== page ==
This is on a normal day. Yesterday, we had been standing in line for even longer than usual at the second turnstile before the metal detector and ID check, because the soldiers were slow with letting us pass, and also sent people back every now and then, denying them passage to Jerusalem for no apparent reason. Right before it was our turn to go through the turnstile, the soldier shouted out something in the speaker system that some of the others understood as "Women will not be let through here, all women must go stand in line three". I did hear the word "talateh" for three, and Tarek nodded, so I went to stand in line three with all other women, confused and annoyed at this new, bizarre (probably very temporary) policy.

I saw Tarek go through, but our line wouldn't move. The soldier had sent us there, but hadn't bothered manning the window. Would she send somebody? How long should we wait? Should we go back? No, one woman tried, and wasn't allowed to pass. Should we go somewhere else? 

But there is no one to ask. There is no "Information Window"; no "Customer Service Central"--no phone to call and ask somebody in charge. Only soldiers in booths, unable to hear, and most likely unable to care. So we stood there and waited.

Finally, I went "Screw it!" on the inside and went over to line two. It was manned and there was about 35 people waiting to pass through the checkpoint. I had gotten no official permission to go over there, but I figured that since the line was mixed, it would be okay.

Then Tarek called on my cell phone. He told me that the Israelis had taken him to a small room where they had left him waiting. Without giving him a reason why he had been taken aside.

So there we were. Waiting on either side of the checkpoint. Waiting and waiting. We talked every two minutes or so, updating each other on what was happening (which was essentially nothing).

When they finally let Tarek go (still without an explanation), and when I had finally passed through the metal detector and ID check, it was after 2 pm and our mood was considerably less cheerful. We went shopping in the Arab neighborhood with renewed resolve to boycott everything Israeli.

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Thursday, February 25, 2010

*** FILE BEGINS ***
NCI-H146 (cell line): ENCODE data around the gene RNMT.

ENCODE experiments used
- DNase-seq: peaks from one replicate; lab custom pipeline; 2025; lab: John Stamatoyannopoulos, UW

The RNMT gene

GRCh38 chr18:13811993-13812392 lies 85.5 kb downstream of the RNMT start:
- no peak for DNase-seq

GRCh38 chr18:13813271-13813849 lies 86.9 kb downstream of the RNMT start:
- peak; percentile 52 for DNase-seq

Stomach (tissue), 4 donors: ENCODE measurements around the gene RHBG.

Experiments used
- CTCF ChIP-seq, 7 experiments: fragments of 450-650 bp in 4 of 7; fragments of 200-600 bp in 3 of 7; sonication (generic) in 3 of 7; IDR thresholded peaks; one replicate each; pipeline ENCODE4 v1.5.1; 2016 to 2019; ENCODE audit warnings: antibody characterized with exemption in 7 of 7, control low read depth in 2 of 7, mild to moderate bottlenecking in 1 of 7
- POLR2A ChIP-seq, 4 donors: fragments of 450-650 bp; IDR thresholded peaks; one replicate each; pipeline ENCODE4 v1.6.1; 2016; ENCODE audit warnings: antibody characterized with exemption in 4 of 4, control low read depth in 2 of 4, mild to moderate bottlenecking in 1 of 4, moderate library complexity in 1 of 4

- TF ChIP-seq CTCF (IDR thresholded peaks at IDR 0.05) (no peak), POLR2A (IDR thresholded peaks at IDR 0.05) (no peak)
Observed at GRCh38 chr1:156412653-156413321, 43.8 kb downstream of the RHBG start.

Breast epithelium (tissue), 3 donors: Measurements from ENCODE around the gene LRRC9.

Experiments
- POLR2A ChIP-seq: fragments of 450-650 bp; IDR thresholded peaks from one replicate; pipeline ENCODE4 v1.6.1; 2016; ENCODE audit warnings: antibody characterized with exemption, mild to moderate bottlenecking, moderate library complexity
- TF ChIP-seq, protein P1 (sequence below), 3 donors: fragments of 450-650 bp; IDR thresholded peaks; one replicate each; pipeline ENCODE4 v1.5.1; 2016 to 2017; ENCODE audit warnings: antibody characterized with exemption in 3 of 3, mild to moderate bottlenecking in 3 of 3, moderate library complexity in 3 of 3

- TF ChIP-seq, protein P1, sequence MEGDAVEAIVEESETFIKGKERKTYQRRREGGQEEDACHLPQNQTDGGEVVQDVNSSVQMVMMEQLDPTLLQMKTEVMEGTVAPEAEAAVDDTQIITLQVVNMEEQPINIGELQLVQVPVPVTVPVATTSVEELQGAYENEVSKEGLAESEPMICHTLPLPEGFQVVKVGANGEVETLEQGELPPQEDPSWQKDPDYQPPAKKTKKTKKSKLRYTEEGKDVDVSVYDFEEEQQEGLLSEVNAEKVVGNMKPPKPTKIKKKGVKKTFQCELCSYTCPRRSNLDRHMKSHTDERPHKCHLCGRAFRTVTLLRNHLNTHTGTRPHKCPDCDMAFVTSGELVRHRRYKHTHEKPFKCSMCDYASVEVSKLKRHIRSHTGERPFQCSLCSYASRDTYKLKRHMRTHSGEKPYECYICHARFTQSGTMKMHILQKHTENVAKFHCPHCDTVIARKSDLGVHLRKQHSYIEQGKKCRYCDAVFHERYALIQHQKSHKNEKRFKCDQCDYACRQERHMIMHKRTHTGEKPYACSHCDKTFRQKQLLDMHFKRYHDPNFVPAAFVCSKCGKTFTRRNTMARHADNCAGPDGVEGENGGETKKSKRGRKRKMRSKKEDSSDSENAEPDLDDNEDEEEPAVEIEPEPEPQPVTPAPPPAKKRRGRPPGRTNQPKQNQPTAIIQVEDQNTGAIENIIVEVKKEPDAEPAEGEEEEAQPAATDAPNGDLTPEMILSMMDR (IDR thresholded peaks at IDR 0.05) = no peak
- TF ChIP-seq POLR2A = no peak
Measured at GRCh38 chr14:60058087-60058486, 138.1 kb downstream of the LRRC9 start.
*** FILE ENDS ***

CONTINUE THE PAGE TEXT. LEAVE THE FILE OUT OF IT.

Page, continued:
Israeli soldiers teach us one thing: the absolute necessity of being patient. We were stuck today for something like two hours at Qalandia check point, just waiting and waiting and waiting to be let through so we could go visit Jerusalem. Nothing very unusual, but normally when we finally pass through the final giant turnstiles we just show them our permits and IDs and everything is fine and we are let through. Today, however, they separated us. Humiliated us. I will tell you more about this tomorrow.

For now, this is a picture of Palestinian sabr: the cactus that grows all over this land and usually marks the borders of Palestinian farms.

Israelis can try to uproot the sabr growing around farms long ago bulldozed to the ground all they want--it will keep growing back over and over, refusing to leave its place in this world. Because sabr means patience. And patience is the only way to deal with this occupation.

Either that, or outright rage (but this will get you killed, so patience is to be preferred).

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Wednesday, February 17, 2010

I Got Mail

Just got my MuLondon facial moisturizer in the mail (yes, you can receive things from outside when you're in the occupied Palestinian territories, at least if you have a PO Box, and if you don't mind waiting for almost a month).

Anyway, living in a land where nobody's heard of organic, natural, vegan skincare, and seeing as how I ran out of my MuLondon cream months ago and refuse to use mineral oils, silicone oils and other crap on my skin, my face is DRY. So you can imagine how happy I am to finally have a beautiful completely natural and vegan lavender cream again AND a marigold, frankincense and myrrh cream too (Boris, the creator of MuLondon, very kindly sent me a sample of the marigold cream--wohoo!).

I can't decide which one I like the best. They both work wonders for the skin, especially if you have sensitive skin like I do. In the mornings I put a very, very thin layer so I don't go shiny (because they're very rich in fine oils, these creams). But at night, I put on a little extra so it can work its magic while I sleep, and wake up with clearer, smoother skin in the morning.

I know I sound like a commercial, but I LOVE NATURAL COSMETICS. I really do. If it weren't for my Masters in Political Science, and all the time and effort I put into it, I'd change careers and go into the essential oil business or something.

Speaking of which, there's a lady in New York who has a very nice little shop in Greenwich Village for essential oils--Enfleurage. It's amazing. I wanted to move in there when I was in New York last fall. The owner, Trygve Harris, has a blog where she writes about the trips she makes to Oman, India, Jordan, Egypt--everywhere she goes to buy essential oils, frankincense and other aromatics. AMAZING. Wish she would take me with her on her next trip.